Boomerang kids: are babyboomers stuck with babygloomers?

Welcome to the "Hotel Di Carlo" in Sydney's north west where all the food and accommodation is provided free of charge to a very small and select family group. It is such a lovely warm home that Ms Jo Di Carlo's 23-year-old son is reluctant to leave.

Does the former banker think her son James treats her home in Terrey Hills like a hotel? "Absolutely, " Ms Di Carlo said with no hesitation. Does she mind? "It doesn't bother me one bit."

Occasionally for "selfish reasons," Ms Di Carlo, who also has a 10-year-old son living at home, would like James to move out. But mostly, she loved having him at home.

Far from seeing their kids as babygloomers or parasite singles, as these young adults are called in Japan, Ms Di Carlo is typical of many parents who are enjoying the company of their adult children, finds a new study by Deakin University's Elyse Warner.

While some children felt there was a "stigma" attached to living with mum and dad, the boomerang kids returned home for financial reasons.

Nearly a quarter of Australians aged 20-34, more commonly men, still live with their parents. Of those aged 25-29 who live in the parental home, more than half have moved out and returned. A previous study found two-thirds of those who returned home were motivated by money.

While returning home to live is often perceived as "quite a negative life event", Deakin University's interviews with nine adult children found it was usually the opposite.

“The results of our study clearly challenge the notion that returning home is a backward step for young adults,” Ms Warner said. “The majority of the young adults felt that returning home was not regressing; it did not necessarily mean they had lost whatever they had gained while living independently. Like their friends and other young people, they were still realising their personal goals and plans for their futures, whether through work or study. For the most part, moving home was only short-term in the scheme of things."

Ms Di Carlo said most of "the kids" in Terry Hills lived at home like her son. "They can't afford to live away from home. Some pay board, but James doesn't."

Most of James' friends were obsessed with cars and motorbikes and showed no sign of leaving home.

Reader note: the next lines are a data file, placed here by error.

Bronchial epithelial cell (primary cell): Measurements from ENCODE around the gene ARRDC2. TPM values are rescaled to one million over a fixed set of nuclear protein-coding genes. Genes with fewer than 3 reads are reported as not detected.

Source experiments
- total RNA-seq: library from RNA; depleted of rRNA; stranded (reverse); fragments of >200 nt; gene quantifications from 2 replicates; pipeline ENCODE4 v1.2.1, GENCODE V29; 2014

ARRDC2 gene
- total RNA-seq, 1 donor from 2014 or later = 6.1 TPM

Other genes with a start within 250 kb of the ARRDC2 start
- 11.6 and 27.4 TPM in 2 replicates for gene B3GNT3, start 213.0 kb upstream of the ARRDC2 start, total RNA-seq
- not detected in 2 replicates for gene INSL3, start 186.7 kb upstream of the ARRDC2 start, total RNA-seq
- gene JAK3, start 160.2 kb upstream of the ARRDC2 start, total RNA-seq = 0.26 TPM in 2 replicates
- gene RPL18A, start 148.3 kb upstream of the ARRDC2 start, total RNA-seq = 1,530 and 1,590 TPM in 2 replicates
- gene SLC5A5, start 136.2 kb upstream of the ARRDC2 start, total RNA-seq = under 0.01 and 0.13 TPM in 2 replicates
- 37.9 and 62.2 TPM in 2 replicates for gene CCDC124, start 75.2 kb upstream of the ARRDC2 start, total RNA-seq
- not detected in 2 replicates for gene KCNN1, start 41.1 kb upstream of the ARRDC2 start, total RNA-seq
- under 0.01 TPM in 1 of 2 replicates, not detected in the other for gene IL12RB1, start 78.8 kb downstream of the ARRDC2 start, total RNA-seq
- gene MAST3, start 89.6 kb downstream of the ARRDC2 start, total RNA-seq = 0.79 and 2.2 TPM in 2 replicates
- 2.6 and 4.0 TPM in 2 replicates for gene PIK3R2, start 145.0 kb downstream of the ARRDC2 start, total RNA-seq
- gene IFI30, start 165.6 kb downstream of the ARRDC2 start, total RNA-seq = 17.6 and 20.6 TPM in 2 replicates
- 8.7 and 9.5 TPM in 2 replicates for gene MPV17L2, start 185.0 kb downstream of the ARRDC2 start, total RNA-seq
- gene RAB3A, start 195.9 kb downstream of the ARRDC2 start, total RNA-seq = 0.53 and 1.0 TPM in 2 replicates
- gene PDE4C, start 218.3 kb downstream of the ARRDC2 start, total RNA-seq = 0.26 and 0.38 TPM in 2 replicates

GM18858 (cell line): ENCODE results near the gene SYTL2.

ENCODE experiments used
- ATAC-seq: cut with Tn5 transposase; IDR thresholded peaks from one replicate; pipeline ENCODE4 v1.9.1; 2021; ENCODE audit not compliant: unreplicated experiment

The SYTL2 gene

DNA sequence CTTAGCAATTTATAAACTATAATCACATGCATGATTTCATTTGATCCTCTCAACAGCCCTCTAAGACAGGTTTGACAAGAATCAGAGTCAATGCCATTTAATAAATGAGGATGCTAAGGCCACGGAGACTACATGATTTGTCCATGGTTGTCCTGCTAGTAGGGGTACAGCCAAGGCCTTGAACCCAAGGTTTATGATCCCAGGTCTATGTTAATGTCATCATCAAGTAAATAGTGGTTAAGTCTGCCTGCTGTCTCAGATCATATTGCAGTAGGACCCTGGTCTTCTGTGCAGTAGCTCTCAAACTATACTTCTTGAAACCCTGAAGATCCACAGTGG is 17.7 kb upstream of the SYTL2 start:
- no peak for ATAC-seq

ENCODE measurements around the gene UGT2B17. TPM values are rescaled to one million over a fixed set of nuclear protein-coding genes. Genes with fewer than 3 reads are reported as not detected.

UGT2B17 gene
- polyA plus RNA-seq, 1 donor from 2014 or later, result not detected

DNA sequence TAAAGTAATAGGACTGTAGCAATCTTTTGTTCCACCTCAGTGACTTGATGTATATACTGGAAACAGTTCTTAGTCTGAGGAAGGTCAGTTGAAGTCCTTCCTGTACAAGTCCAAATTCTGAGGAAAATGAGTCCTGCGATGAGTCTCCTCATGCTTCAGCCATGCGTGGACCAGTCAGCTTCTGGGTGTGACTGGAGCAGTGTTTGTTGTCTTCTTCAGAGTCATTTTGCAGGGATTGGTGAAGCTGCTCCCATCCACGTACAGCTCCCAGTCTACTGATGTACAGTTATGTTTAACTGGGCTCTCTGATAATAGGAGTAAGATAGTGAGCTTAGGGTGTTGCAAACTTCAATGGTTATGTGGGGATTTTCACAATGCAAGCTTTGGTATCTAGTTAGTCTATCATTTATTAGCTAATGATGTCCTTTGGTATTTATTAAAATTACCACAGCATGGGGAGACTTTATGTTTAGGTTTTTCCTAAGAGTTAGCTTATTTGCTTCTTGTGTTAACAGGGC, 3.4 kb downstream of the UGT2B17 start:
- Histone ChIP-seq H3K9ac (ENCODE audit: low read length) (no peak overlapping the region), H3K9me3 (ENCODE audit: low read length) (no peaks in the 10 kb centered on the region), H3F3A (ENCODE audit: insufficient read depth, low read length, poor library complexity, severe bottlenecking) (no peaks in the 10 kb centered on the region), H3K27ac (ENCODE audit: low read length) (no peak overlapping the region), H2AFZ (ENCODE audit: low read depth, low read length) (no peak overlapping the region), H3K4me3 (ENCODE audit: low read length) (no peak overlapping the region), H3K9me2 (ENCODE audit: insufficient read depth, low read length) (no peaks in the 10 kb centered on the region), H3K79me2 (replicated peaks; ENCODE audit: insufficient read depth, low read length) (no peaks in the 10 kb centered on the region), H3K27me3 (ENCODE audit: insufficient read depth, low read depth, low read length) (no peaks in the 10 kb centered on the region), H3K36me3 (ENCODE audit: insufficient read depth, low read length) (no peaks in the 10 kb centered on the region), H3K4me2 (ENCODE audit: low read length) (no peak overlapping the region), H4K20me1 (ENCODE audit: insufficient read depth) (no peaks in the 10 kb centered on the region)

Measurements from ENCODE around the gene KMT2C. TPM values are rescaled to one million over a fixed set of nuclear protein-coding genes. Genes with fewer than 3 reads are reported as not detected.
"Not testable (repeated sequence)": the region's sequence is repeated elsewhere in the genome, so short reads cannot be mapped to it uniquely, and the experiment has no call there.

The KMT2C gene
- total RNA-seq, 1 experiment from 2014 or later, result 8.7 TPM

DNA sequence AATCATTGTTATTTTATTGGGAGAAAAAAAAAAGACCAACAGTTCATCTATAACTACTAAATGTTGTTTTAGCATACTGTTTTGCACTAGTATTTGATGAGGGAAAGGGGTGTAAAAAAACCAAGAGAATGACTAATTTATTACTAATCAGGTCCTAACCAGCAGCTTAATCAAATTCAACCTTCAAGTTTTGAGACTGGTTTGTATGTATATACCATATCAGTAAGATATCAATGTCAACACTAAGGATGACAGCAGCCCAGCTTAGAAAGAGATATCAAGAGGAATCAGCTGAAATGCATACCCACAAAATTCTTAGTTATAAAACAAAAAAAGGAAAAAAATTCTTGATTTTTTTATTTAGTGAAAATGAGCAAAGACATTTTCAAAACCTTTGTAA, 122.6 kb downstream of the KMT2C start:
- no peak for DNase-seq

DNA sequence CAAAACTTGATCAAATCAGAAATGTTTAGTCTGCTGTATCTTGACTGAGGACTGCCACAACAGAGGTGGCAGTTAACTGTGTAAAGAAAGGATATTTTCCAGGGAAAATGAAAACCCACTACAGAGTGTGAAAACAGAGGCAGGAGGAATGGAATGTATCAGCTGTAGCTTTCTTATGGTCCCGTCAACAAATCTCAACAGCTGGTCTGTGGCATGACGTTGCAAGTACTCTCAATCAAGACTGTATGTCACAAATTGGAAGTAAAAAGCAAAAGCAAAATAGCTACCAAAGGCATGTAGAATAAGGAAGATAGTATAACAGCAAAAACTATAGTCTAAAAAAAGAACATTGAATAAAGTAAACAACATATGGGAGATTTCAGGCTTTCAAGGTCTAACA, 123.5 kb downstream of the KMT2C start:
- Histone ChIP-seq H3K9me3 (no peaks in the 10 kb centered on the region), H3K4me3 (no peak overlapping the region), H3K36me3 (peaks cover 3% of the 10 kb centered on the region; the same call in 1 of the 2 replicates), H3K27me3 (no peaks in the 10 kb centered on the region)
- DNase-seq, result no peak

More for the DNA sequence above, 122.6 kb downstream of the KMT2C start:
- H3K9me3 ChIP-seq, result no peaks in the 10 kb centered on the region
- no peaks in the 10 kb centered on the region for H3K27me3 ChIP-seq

"Because there's no girls involved, there's no inkling that they want to move out. Boys have more freedom now, and they don't need to move away from home," said Ms Di Carlo.

"I moved out at 20 to marry. My father was Italian and you didn't leave home until you married, and you didn't have a string of boyfriends. You found a boyfriend, got married and had a family."

According to the 2011 Census, around 21 per cent of Australian households comprise adult children over 18 years of age. The biggest growth in stay-at-home, or boomerang kids, occurred in sole parent households, where the number of adult children 18 or over jumped 17 per cent.

In Fairfield , 36.2 per cent of all families have adult children over 18 years of age living at home. Like other areas with large numbers of migrants, it has seen large increases in the number of children either staying or returning home. It is the same story in Bankstown, with 31.9 per cent,  Liverpool, with 30 per cent and Campbelltown, with 29.5 per cent.

It is a global trend, occurring in Japan, Europe and Scandinavia. In the USA, 29 per cent of 25- to 34-year olds have either never moved out of their parents' home or have returned home because of the economy, found research by the Pew Foundation. Around 53 per cent of 18- to 24-year Americans lived at home.

Is failure to launch a failure of parenting? Far from it, says a new body of research that suggests adult children living at home generates tolerance and understanding between generations.